INTRODUCTION

Depression is a major and growing public health problem and possibly the leading cause of mental disability.1 It is very common in the elderly population and many population studies have found a significant relationship between depression or depressive symptoms and the presence of cognitive disorders.2-4

Several instruments can be used to detect and measure level of depression, two of which stand out for their practical application: the Cornell Scale5 and the Visual Analogue Scale of Happiness (VASH).6 The Cornell Scale, despite having been initially developed for the diagnosis and monitoring of depression in patients with dementia, is also a validated instrument for use in both demented and non-demented geriatric subjects.7 It is also slightly more comprehensive than the geriatric depression scale,8,9 by covering issues related to anxiety, behavioral and sleep changes. The VASH contains six faces expressing from great happiness to deep sadness or unhappiness, and the participant need only indicate which face best identifies their mood.6

The aim of this study was to establish the correlation between the VASH and the Cornell Depression Scale in an epidemiological study conducted to diagnose cognitive disorders in the population aged 60 years or over in the city of Tremembé, state of São Paulo, Brazil.


METHODS

This study was an epidemiological study in which home visits were carried out in the city of Tremembé, located in the State of São Paulo, about 140 km from the State capital. According to the population census conducted in 2011 by the Brazilian Institute of Geography and Statistics (IBGE), Tremembé had a population of 40,751 inhabitants, of whom 3,690 were aged 60 years or more (185 of whom lived in rural areas).10 This study was approved by the University of São Paulo Research Ethics Committee (protocol 0378/09).

Sampling. The initial parameters of the sample were estimated for a study on the prevalence of cognitive impairment with and without dementia, which was the primary objective of this study.6 Twenty percent of the households with individuals aged 60 years or over were randomly selected from each of the municipality's census sectors to obtain a homogeneous representation of all regions and districts as well as different socioeconomic levels. Seven hundred and thirty-eight individuals aged 60 years or more were randomly selected from both urban and rural areas.

Following selection, letters were sent by mail inviting subjects to participate in the study. Subsequently, a community agent visited the homes and scheduled a home visit. The subjects or legal guardians were fully informed about the study and signed a consent form. Only one individual was included from each selected household. Individuals institutionalized in either of the city's nursing homes were included in the study following randomization, but only individuals who were randomly selected in their respective census sector were examined at these institutions.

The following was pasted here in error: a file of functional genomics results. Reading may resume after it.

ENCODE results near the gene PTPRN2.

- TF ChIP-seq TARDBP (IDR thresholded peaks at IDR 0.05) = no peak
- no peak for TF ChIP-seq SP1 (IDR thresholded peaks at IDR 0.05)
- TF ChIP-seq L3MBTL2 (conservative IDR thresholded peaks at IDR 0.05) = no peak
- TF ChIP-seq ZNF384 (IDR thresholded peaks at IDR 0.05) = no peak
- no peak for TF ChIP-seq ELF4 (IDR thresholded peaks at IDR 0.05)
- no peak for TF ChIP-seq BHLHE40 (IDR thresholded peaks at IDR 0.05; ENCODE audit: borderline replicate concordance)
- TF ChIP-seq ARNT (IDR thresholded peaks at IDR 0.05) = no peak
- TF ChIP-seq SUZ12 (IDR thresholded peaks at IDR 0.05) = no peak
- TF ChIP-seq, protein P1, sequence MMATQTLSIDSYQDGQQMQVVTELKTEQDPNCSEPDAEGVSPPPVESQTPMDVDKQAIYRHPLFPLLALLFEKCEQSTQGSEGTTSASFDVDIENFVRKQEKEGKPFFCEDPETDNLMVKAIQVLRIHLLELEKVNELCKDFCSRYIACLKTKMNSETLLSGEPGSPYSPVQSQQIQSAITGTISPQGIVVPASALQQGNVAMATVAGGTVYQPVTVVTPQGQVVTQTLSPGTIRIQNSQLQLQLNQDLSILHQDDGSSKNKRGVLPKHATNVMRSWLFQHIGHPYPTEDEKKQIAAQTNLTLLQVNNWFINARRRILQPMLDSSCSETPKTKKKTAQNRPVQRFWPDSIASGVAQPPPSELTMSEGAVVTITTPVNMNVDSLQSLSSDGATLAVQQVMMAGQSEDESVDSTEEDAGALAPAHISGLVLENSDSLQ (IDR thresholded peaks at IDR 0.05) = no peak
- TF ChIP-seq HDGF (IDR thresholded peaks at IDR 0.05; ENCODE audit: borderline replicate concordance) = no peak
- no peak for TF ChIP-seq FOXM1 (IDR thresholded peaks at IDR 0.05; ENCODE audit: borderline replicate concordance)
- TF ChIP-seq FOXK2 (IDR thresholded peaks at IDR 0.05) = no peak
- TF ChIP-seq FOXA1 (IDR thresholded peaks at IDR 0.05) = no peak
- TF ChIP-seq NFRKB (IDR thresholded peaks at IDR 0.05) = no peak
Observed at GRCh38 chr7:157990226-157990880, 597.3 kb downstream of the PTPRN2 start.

Exclusion criteria. The study excluded only those who did not have informants to help answer the questionnaires. When the elderly drawn refused to participate, we invited the nearest neighbor aged 60 years or more to participate, to minimize sample loss and try to maintain the percentage of subjects sampled from each sector. The three city's prisons sectors were excluded from the study and another nine sectors were also excluded because they contained no residents aged 60 years or over.

Assessment. A cross-sectional survey was conducted in which history taking, physical and neurological examination, cognitive assessment, psychiatric evaluation and functional activity questionnaires were carried out in a single-phase visit.11

Two previously cited scales were employed for the evaluation of psychiatric symptoms: the Cornell Depression Scale5,12 and the Patient Health Questionnaire (PHQ) from the Primary Care Evaluation of Mental Disorders (PRIME-MD) which included the VASH.6,13

The diagnostic criterion adopted for clinically significant depressive symptoms was a score greater than or equal to 8 points on the Cornell scale.7 For the VASH, subjects that chose the faces Little Unhappy, Unhappy or Very Unhappy were considered as presenting depressive symptoms.

Statistical analysis. Statistical analyses were performed using the SPSS (Statistical Package for the Social Sciences) version 17.0 software. The degree of association between the Cornell Scale and the Visual Analogue Scale of Happiness, and age, level of education, gender and socioeconomic status, was determined by Pearson's Chi-square test between crossed variables. The degree of correlation between the two scales was determined by Spearman's test and the evaluation of agreement between both scales by McNemar's test.


RESULTS